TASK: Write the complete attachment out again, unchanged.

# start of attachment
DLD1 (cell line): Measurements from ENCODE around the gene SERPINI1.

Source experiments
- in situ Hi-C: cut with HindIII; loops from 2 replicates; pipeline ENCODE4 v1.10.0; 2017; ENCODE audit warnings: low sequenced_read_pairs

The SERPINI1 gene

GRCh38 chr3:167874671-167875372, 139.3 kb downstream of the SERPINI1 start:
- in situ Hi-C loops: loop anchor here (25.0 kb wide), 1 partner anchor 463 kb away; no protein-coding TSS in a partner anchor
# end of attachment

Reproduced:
DLD1 (cell line): Measurements from ENCODE around the gene SERPINI1.

Source experiments
- in situ Hi-C: cut with HindIII; loops from 2 replicates; pipeline ENCODE4 v1.10.0; 2017; ENCODE audit warnings: low sequenced_read_pairs

The SERPINI1 gene

GRCh38 chr3:167874671-167875372, 139.3 kb downstream of the SERPINI1 start:
- in situ Hi-C loops: loop anchor here (25.0 kb wide), 1 partner anchor 463 kb away; no protein-coding TSS in a partner anchor